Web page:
Community Talk: Product Misuse and Risk

What Do We Mean by ‘Product Misuse’?

Product people know that customers don’t always do what you expect. They use features in interesting ways, they hate the things you think they’ll love, and they don’t touch the things they’ve been begging you for. Customers are fickle, and that’s why we love delighting them.

Sometimes they surprise you in good ways, but it’s also possible that they surprise you in ways that aren’t so good, or even downright dangerous.

In early 2022, it was revealed that Apple AirTags were small enough for users to hide them in a target’s car, in their bag, or even on their person, for the purposes of stalking them. In a report by The New York Times, it was revealed that some parents were using AirTags to secretly keep track of their teenagers. They were also being used by car thieves to keep tabs on the vehicles they planned on stealing.

This is certainly not what the Product teams at Apple envisioned when they were building, and they were quick to implement proactive alerts to let people know they were being tracked, and they have also updated their Personal Safety User Guide to cover these extreme use cases.

The Product teams at Apple can’t necessarily be blamed for this misuse of their product, the same way you can’t blame car companies for drunk drivers. But no Product Manager wants to inadvertently cause people any harm, and no company wants the bad press from a misuse scandal.

blue bmw car in a dark room

Mitigating Product Misuse Risk: What Can Product Managers Do?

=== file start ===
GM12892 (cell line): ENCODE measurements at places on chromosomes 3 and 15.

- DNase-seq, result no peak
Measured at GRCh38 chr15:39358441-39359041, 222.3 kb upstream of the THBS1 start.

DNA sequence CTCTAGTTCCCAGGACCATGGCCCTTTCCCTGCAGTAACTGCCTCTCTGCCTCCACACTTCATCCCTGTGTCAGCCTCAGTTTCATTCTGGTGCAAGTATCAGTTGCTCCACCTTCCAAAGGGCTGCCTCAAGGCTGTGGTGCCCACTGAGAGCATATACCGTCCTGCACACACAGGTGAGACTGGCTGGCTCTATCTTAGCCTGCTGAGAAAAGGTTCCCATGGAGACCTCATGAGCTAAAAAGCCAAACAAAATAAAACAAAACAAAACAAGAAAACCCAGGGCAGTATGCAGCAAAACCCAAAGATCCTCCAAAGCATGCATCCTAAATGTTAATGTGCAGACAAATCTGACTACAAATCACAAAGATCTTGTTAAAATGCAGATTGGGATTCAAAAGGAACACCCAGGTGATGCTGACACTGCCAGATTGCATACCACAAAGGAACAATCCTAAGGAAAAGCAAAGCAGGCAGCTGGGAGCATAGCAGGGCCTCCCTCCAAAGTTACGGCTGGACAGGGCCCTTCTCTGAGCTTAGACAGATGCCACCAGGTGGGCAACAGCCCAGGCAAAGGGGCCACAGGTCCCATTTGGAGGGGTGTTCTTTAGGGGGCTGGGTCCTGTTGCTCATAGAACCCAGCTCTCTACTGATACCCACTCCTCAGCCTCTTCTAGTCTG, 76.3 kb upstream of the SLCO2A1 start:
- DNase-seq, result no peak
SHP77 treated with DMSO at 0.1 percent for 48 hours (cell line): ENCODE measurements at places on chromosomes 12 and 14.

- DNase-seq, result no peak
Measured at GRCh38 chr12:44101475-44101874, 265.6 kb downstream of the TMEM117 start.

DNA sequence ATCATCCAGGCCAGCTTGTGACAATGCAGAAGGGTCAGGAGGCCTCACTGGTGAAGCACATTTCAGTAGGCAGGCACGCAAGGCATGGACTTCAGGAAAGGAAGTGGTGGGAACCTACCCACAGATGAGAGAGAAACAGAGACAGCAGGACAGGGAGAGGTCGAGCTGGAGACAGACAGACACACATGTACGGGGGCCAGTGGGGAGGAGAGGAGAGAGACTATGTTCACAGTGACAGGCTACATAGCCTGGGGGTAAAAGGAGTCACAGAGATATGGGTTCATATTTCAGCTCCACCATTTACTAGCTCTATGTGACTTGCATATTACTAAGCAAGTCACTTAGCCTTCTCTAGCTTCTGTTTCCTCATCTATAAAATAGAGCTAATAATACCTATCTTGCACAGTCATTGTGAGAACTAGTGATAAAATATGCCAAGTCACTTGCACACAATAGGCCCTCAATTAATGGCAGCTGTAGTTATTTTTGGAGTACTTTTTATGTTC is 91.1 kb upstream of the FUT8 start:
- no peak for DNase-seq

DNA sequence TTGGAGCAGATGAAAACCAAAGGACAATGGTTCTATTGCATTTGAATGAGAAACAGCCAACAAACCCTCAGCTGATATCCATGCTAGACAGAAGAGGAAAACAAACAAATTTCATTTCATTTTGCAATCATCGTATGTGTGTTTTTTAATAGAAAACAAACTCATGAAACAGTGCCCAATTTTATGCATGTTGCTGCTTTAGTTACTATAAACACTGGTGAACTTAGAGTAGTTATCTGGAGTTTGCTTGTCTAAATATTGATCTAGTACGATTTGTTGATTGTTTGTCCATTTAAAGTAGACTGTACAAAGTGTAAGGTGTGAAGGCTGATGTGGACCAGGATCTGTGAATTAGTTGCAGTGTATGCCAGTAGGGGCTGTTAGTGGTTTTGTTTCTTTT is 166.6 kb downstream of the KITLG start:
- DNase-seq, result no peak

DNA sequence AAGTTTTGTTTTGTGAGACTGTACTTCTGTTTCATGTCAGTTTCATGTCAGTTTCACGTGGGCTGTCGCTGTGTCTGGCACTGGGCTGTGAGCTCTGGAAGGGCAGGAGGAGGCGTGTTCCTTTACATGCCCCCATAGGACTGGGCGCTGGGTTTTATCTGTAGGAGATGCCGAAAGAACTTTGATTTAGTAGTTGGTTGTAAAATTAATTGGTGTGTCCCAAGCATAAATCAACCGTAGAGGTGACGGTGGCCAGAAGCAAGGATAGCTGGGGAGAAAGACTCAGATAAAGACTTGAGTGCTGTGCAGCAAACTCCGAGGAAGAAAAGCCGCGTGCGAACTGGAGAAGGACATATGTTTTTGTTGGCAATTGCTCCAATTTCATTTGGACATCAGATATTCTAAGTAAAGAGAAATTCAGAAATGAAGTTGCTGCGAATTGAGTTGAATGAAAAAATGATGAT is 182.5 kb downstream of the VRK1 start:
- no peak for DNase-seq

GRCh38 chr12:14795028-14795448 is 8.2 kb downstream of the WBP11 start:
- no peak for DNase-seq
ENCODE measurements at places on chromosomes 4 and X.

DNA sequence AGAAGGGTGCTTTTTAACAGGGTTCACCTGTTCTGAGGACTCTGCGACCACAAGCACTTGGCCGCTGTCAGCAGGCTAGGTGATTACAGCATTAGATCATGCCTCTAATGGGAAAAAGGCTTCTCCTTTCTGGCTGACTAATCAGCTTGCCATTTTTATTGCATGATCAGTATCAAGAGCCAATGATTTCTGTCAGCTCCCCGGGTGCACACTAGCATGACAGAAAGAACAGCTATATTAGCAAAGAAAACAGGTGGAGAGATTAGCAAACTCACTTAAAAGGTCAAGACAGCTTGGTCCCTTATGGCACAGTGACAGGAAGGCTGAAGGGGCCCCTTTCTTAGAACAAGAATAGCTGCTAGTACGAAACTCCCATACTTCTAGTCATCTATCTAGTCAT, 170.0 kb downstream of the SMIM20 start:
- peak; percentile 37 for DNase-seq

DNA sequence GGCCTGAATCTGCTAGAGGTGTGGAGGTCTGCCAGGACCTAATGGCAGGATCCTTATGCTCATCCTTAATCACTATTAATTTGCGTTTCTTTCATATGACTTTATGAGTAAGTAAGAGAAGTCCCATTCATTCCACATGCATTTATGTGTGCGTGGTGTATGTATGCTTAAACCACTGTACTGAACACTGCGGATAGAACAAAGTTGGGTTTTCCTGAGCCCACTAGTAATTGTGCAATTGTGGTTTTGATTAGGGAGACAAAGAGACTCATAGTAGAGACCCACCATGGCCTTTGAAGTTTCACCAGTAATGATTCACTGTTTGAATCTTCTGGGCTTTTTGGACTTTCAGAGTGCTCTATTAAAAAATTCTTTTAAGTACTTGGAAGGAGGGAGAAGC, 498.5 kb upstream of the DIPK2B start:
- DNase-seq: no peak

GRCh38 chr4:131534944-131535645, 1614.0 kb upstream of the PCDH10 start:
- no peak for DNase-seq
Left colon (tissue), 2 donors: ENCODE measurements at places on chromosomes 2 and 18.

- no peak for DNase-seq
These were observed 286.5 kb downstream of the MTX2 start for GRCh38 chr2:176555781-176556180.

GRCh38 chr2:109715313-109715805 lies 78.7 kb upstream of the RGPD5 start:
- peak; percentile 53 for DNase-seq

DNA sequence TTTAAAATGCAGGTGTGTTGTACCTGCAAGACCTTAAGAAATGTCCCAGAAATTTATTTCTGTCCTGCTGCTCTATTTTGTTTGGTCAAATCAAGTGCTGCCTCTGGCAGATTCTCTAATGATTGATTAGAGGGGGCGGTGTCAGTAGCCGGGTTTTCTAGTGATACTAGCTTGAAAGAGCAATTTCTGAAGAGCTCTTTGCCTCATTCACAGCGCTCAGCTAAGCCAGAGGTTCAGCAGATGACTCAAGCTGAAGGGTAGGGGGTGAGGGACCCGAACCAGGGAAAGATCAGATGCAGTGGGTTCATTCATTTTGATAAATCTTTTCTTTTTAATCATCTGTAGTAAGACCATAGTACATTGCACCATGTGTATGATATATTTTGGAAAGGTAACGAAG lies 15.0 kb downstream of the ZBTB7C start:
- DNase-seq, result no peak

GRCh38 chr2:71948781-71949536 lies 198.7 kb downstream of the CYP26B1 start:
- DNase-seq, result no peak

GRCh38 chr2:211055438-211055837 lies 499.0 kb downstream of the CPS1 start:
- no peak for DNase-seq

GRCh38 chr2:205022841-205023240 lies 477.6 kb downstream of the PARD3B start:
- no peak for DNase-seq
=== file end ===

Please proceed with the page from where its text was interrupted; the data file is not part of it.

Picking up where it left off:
There are a few camps of thought when it comes to product misuse, and how much of it is a product team’s responsibility.

One camp is the one we’ve just mentioned. That companies, and by extension Product Managers, can’t be blamed for what customers do with their products. They should of course try to mitigate risk where they can, but they shouldn’t go out of their way to imagine unlikely scenarios.

The other camp thinks that it’s a Product team’s moral responsibility to weigh up the benefits and risks of their solutions. We’ve spoken before about what it means to be an ethical Product Manager, and there are those that would put ‘predicting and mitigating product misuse’ under that umbrella.

There’s probably a middle ground to be found here. If Product Managers think of an extreme use case that could put someone in danger or encourage bad behavior, then it would be their responsibility to patch that. After all, it would be fairly irresponsible to find a safety flaw in your product, and hope that none of your customers notice and think to exploit it.

For Product Managers at large companies, there is usually a process in place of due diligence. Companies that provide for hundreds of thousands, or millions of customers usually have an Abuse team, and processes in place to catch potential product misuse. So there’s less of an onus on the individual Product Managers to catch these extreme use cases.

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For PMs at small startups, or for entrepreneurs leading development themselves, potential misuse can be hard to catch. It’s difficult to allocate time and resources to imaginary scenarios when you’re trying to just make sure your product works in the first place! There are experts who specialise in safety, but you may be lacking the time, hours, and budget to bring them in.